My friend, Rebecca Lily, maintains a beautiful journal entitled, Poems Without Words. The title of her journal was inspired by a quote. “A picture is a poem without words” —Horace.
I’ve long held the connection between photographs and poems in my heart. In both photography and poetry the reader must be invested in the process. There is nothing passive about reading a poem or a picture. The reader needs to dig in the dirt to find meaning and understanding. Pictures and poems, at their very best, evoke emotion. They bring us to our knees, in one way or another.
Pictures and poems are places of exploration.
“When I’m reading other writer’s work in progress, I’m looking for honesty and vulnerability, which often also means some ugliness. I think there’s a temptation in first drafts to explain what we know and how we're right. But when a poem can chip away at its own certainty and arrive at a place of exploration, I am hooked. The piece doesn’t need polish or intricate metaphors. It just needs genuine curiosity.” —Amber Edmondson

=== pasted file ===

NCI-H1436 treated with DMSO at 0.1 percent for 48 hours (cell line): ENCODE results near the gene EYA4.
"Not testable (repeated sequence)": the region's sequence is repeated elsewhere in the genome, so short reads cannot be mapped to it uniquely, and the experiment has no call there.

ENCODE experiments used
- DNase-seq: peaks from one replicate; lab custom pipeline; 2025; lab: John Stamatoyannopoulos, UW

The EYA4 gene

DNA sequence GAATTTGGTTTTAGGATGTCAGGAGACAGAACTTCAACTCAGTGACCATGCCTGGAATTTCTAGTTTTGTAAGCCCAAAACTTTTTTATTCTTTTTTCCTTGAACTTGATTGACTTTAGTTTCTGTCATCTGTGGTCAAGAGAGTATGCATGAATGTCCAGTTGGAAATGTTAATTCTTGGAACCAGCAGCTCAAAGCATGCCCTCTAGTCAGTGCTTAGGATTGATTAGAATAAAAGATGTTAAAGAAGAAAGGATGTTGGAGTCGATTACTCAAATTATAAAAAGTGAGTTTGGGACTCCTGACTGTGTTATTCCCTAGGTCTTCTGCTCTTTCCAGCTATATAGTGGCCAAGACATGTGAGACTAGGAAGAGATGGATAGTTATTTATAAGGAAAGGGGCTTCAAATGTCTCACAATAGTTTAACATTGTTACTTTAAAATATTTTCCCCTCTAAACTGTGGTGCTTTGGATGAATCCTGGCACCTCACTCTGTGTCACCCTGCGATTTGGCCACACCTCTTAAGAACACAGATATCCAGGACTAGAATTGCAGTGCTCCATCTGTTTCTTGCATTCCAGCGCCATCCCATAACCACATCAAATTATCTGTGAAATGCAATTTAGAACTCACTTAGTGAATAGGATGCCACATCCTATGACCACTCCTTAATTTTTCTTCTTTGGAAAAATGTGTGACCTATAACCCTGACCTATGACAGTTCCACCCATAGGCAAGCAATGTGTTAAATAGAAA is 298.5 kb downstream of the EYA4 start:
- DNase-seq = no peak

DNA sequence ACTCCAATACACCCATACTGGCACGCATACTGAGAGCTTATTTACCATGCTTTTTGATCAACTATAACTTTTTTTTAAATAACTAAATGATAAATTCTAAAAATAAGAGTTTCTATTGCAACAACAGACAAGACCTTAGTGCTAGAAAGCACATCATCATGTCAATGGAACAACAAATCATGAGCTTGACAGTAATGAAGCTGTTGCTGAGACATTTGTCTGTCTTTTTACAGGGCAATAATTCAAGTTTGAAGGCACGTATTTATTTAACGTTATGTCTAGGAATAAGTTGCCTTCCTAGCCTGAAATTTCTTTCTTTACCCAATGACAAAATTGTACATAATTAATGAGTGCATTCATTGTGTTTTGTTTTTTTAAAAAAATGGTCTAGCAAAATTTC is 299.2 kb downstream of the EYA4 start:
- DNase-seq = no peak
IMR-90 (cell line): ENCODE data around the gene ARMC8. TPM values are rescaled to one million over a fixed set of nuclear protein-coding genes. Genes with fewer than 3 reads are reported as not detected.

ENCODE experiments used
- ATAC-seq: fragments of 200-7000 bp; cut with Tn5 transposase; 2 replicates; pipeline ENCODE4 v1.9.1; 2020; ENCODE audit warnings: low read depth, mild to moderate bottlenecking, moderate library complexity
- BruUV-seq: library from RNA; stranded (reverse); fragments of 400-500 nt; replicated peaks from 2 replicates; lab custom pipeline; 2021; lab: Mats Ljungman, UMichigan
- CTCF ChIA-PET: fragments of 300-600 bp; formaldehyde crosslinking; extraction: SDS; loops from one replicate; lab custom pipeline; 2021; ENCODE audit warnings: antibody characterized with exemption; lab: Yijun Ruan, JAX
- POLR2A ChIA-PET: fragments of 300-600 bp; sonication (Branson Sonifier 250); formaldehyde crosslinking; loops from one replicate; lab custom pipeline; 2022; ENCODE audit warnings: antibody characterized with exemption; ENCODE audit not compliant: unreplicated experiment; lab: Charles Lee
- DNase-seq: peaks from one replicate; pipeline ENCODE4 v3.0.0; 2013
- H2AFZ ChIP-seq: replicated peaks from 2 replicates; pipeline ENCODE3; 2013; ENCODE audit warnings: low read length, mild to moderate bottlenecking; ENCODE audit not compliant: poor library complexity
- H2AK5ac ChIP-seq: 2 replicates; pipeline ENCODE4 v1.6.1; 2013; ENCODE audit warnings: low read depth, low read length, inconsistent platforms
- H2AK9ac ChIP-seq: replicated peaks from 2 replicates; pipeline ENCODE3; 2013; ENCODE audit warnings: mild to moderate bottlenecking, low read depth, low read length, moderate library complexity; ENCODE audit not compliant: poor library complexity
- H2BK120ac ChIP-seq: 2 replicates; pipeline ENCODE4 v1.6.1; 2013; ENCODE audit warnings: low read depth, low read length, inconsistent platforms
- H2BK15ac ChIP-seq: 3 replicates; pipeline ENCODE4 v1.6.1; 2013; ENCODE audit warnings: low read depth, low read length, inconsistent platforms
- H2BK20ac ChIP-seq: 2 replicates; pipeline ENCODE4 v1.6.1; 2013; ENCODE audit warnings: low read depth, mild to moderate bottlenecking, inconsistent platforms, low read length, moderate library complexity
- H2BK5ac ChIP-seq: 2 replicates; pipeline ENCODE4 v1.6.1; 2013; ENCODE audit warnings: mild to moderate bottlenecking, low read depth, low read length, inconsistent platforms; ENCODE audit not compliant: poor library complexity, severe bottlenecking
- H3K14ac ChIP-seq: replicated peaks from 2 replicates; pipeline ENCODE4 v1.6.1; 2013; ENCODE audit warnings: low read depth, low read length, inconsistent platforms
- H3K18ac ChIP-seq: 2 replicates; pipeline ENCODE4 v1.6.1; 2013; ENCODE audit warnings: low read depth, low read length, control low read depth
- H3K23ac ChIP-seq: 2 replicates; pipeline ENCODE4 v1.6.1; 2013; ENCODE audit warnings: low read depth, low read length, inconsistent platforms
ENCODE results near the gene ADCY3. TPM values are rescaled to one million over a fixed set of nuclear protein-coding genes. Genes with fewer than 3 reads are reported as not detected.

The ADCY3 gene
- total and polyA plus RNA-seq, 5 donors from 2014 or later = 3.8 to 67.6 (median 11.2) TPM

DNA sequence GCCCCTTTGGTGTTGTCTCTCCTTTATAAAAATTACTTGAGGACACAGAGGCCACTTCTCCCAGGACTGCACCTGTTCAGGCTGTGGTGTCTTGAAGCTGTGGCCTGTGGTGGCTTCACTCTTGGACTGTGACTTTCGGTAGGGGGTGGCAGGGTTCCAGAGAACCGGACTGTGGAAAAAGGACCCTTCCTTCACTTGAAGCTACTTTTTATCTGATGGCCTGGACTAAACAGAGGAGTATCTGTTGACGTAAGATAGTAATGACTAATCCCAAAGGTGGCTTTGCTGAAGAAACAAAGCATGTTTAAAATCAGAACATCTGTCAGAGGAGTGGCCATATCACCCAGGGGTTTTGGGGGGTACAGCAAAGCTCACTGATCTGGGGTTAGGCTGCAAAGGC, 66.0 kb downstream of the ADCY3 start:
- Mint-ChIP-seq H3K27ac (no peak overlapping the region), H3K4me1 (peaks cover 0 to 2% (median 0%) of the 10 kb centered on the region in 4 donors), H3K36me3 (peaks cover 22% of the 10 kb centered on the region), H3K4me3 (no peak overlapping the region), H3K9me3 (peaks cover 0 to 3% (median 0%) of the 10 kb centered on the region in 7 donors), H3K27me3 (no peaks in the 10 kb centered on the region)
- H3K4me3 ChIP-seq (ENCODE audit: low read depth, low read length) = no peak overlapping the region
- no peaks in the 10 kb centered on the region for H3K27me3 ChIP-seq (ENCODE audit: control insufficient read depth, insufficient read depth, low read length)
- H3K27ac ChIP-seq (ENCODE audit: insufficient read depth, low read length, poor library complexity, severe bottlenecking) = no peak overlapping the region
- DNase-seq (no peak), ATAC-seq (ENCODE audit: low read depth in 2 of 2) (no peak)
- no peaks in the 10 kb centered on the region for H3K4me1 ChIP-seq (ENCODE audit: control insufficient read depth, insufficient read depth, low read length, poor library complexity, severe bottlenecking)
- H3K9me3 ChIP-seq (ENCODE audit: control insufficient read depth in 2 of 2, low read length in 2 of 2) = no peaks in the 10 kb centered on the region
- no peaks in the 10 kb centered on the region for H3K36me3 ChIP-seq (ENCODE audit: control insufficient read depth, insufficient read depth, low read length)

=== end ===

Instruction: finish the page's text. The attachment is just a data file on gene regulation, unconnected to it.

These words from Amber Edmondson, Teaching Assistant/Poet/Bookbinder for Poetry Forge, have meaning for me as a photographer, as well. I want to make photographs that chip away at my certainty. The pictures that affect me the most are seldom those with polished perfection, but rather those that make me feel and think deeply.
I want to give myself room to create this kind of art.